Whenever tensions rise in Israel, my stress level goes way up as a proxy war gets fought in social media channels. People I respect, colleagues and acquaintances and people I think of as friends, sometimes post things that make my blood boil.

So I’ve been not saying very much. Because I know that I wouldn’t be saying anything that most of you don’t already know, And, sadly, nothing I could say will convince anyone who has already made up their mind otherwise. I don’t think that inflammatory posts belong on my Facebook news feed — or on anyone else’s, for that matter. That’s why I have this separate blog page in the first place. I’ve had to unfollow some folks. I’ve even had to unfriend a few people.

But if I had to give a nutshell account of my thoughts, this comes pretty close:

I ask the enraged critics of Israel’s defensive responses to Hamas: Would you have us not respond to this monstrosity? Do you think it’s not worth losing the PR battle to retain our humanity and save as many lives as possible? What country would stand by when thousands of terrorist missiles assault its citizens?

[ . . . ]

We will do what we must to protect our people. We have that right. We are not less deserving of life and quiet than anyone else.

No more apologies.

(Hat tip: Richard.)

And, in case this isn’t enough, let me just recap the statement from the About page on this blog: “This blog is staunchly, unabashedly and wholeheartedly pro-Israel. Eretz Yisrael is in my heart and in my soul, and I will never hesitate to tell off anyone who would threaten its right to exist in peace and security. A broad spectrum of opinions are welcome here, and I will never shy away from a good debate. But if you’re here because you’re a hater, a terrorist apologist, or just a plain old-fashioned antisemite, please do everyone a favour and f#$% off.”

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“We may allow ourselves a brief period of rejoicing; but let us not forget for a moment the toil and efforts that lie ahead.” — Winston Churchill.

For the past 18 months, it’s felt a bit to me like we’ve been fighting a war on two fronts: On the one hand, against Pauline Marois and the PQ at the provincial level, and on the other hand, against Stephen Harper and the Conservatives at the federal level.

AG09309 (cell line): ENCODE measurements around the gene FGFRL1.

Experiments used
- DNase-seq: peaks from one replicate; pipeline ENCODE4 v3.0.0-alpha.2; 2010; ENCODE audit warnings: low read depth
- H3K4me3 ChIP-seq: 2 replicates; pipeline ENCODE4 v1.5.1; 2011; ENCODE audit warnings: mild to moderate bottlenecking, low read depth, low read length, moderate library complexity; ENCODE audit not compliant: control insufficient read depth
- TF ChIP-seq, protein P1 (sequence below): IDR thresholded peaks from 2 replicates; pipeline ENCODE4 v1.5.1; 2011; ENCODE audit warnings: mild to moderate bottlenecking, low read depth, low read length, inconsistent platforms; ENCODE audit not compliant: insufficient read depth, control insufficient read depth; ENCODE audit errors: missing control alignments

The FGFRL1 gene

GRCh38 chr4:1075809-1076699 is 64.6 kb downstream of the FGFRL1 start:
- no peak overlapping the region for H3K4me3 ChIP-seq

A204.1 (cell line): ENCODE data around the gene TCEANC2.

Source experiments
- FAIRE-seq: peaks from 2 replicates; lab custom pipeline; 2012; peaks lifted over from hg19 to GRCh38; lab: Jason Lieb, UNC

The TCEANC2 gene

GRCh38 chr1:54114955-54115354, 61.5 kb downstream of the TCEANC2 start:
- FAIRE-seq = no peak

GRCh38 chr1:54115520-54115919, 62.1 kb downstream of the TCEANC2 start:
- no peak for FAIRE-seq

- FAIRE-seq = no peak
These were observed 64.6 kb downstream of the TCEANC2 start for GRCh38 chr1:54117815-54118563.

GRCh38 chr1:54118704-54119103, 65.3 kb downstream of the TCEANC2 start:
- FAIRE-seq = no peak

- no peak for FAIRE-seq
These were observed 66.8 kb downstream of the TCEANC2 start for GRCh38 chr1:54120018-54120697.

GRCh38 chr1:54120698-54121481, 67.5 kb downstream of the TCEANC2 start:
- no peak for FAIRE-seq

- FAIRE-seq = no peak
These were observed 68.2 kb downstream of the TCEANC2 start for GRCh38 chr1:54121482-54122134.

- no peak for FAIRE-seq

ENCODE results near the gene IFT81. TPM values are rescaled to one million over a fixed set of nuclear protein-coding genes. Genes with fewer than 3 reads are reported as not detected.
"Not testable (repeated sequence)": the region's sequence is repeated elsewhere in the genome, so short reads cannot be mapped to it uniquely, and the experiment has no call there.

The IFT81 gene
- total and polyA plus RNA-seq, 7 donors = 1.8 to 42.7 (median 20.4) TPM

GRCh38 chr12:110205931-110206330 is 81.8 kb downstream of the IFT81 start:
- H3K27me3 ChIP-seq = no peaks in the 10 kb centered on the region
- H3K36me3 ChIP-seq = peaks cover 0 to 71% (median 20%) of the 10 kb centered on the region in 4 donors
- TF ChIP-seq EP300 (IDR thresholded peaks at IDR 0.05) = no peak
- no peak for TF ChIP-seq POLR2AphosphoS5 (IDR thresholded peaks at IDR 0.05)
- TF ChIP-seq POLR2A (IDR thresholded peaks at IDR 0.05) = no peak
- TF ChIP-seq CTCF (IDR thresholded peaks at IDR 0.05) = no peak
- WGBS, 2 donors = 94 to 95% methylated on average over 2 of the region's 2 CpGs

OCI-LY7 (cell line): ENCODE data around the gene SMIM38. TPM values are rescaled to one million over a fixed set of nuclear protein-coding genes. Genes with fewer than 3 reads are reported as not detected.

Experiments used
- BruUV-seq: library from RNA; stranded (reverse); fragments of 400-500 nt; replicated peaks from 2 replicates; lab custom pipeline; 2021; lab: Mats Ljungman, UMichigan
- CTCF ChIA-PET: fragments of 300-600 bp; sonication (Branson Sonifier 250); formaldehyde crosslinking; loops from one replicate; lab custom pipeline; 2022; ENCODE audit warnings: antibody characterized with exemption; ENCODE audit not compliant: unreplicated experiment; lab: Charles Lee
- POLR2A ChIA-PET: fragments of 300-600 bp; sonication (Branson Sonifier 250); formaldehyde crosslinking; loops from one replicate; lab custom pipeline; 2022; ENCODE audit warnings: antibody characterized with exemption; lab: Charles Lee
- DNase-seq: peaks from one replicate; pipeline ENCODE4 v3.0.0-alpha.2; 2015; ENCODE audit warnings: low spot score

One of the two fronts of this war was defeated last night, as the PQ was thrashed at the ballot box and earned its worst election result in 44 years. Now, it’s time to turn our focus to the other front.

Despite ostensibly occupying opposite sides of the sovereignty debate and of the left-right political spectrum, Harper’s Tories and Marois’s PQ have a lot in common. Both came to power on a wave of anger against Liberal corruption amidst grandiose promises to clean up government, and both took corruption to new heights. Both have been engaging in the politics of fear and division. Both have been trying to rig the electoral system to deny votes to their political opponents — Marois via her paranoid accusations about “students from Ontario” trying to steal the election, and Harper via the Orwellian-named “Fair Elections Act” that is anything but. Since coming to power, both have done pretty much nothing I agree with and plenty that makes my blood boil.

Stephen Harper once infamously said that “You won’t recognize Canada when I’m through with it”. That statement turned out to be eerily prophetic.

In the past 8 years of Conservative government, here are just a few ways in which Harper has been working to make Canada completely unrecognizable:

  • The Economy. The Tory pet issue, and the one on which it runs its campaigns. Really? Not so much. Under Harper, Canada went from having a balanced budget and an annual surplus to running the biggest deficits in Canadian history. Yes, some of that was due to the global economic recession, but a lot of that has to do with the Tories’ spending priorities.
  • The Environment. Harper withdrew Canada from the Kyoto protocol, muzzled scientists from researching or even talking about climate change, destroyed records, and stripped away environmental protections in favour of his friends in the oil industry. In fact, last year, Canada was ranked dead last out of of 27 OECD nations for environmental protection.
  • Statistics Canada. Scrapping the mandatory long form census over the objections of pretty much every public poliymaker and everyone who’s ever taken a statistics course in their life.
  • The War on Science. Tories decided that science had to either support their positions, or else science was evil. If the above points weren’t enough for you, Here is a pretty comprehensive (and frightening) chronology that was painstakingly compiled and that ought to make you shake in your booties.